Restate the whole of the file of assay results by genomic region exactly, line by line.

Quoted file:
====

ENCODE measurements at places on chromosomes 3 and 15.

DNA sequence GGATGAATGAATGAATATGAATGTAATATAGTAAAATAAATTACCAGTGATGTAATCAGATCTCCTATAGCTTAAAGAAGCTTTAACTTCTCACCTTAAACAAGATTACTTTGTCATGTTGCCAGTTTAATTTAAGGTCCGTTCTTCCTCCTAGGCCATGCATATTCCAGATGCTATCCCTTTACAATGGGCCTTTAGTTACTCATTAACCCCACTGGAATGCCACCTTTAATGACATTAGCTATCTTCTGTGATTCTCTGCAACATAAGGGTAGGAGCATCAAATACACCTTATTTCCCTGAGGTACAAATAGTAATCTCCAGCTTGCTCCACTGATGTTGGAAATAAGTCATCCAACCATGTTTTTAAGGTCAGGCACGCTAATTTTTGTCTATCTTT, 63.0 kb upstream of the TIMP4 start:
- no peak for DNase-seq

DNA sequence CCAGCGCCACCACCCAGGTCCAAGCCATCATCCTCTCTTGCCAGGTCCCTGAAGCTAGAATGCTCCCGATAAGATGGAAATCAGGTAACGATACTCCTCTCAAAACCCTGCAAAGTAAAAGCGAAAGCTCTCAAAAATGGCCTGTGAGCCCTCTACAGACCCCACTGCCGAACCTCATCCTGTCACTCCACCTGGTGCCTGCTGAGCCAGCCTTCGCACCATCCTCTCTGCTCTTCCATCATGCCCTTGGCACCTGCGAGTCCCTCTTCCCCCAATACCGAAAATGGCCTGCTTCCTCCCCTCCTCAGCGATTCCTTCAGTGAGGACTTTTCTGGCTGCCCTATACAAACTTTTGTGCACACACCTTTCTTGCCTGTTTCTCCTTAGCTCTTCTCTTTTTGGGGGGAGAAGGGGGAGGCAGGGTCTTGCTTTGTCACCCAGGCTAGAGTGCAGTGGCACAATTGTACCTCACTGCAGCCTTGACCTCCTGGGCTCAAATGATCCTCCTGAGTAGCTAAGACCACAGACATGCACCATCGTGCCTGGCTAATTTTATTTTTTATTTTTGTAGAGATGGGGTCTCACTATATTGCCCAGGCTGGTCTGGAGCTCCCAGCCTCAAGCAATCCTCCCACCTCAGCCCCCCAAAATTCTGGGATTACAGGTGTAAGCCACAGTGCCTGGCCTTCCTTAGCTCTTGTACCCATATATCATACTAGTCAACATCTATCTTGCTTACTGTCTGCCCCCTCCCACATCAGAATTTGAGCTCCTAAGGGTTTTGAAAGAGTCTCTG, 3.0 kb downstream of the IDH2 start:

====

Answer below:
ENCODE measurements at places on chromosomes 3 and 15.

DNA sequence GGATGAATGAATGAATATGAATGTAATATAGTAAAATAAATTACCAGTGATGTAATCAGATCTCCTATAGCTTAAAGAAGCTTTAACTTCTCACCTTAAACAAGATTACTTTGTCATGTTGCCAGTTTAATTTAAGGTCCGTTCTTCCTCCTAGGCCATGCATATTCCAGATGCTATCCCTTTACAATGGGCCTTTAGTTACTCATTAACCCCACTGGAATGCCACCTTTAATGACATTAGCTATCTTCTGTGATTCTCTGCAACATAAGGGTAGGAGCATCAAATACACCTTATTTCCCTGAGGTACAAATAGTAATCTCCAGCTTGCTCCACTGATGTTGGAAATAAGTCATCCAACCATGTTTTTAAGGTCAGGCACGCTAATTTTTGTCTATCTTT, 63.0 kb upstream of the TIMP4 start:
- no peak for DNase-seq

DNA sequence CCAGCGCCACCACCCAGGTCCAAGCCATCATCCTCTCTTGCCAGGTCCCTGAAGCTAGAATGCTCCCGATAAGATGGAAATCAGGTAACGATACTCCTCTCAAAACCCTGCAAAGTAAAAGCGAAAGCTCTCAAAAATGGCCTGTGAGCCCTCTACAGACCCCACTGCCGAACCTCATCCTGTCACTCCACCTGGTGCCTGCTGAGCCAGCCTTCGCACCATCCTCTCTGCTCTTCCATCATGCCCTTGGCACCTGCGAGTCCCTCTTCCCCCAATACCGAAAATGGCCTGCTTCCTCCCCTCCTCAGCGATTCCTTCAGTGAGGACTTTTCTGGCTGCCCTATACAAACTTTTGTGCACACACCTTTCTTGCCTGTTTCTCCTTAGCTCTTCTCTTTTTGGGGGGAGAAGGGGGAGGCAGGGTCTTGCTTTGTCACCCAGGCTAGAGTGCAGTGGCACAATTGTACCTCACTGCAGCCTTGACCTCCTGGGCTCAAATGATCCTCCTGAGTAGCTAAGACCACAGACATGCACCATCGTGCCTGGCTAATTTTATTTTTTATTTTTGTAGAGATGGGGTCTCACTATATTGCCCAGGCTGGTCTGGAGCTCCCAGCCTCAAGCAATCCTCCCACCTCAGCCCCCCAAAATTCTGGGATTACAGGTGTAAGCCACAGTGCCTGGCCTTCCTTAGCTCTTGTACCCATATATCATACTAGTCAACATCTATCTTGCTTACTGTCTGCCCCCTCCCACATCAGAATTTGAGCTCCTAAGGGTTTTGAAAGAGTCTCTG, 3.0 kb downstream of the IDH2 start: